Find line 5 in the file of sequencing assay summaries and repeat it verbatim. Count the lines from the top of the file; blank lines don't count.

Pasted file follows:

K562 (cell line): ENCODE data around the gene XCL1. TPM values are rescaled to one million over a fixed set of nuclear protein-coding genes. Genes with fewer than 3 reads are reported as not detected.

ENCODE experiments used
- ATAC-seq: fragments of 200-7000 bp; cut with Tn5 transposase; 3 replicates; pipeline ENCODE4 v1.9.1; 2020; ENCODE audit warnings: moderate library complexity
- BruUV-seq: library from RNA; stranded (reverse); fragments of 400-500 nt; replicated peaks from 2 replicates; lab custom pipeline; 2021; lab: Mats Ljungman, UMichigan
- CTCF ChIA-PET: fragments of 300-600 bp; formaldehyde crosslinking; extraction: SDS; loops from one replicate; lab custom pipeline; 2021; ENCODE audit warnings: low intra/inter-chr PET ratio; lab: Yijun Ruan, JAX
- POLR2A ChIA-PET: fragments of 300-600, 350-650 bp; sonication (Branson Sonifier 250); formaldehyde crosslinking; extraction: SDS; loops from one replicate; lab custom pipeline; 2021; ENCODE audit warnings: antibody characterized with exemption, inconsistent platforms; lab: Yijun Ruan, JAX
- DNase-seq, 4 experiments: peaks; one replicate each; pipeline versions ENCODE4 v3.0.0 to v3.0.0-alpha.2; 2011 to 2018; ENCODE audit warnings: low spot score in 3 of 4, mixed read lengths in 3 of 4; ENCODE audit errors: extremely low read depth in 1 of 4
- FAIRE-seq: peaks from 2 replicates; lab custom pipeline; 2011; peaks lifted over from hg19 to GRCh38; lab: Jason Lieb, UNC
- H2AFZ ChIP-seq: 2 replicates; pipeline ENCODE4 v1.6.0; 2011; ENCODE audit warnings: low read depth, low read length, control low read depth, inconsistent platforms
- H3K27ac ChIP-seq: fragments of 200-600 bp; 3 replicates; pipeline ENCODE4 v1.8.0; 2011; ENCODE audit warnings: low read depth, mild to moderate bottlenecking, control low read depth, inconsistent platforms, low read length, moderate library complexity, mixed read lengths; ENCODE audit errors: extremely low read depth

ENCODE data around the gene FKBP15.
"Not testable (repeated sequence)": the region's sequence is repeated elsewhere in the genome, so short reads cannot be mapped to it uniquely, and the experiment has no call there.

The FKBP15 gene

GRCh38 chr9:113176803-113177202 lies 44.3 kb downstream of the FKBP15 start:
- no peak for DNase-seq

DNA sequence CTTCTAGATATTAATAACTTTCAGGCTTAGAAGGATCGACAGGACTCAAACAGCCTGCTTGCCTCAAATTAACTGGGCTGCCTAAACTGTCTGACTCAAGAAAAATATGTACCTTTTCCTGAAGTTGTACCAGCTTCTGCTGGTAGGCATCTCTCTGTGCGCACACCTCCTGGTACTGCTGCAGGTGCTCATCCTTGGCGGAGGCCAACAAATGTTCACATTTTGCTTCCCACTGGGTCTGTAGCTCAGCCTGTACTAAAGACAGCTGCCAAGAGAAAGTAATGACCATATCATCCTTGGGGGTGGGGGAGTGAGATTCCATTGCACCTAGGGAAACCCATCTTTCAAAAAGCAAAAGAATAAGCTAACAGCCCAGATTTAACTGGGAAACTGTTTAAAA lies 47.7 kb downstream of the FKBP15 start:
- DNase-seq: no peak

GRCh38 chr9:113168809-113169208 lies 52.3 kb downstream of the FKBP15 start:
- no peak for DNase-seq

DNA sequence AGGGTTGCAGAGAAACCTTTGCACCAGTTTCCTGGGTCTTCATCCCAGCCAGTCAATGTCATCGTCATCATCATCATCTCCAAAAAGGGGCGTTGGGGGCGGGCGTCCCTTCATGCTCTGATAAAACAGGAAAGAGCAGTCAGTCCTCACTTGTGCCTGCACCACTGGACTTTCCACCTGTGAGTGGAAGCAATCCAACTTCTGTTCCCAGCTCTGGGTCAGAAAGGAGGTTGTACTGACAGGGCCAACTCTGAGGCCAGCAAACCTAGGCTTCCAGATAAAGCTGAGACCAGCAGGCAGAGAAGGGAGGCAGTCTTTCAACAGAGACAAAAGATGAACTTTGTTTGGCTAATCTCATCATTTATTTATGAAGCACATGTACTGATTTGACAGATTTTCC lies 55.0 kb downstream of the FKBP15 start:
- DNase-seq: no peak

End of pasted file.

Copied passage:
- CTCF ChIA-PET: fragments of 300-600 bp; formaldehyde crosslinking; extraction: SDS; loops from one replicate; lab custom pipeline; 2021; ENCODE audit warnings: low intra/inter-chr PET ratio; lab: Yijun Ruan, JAX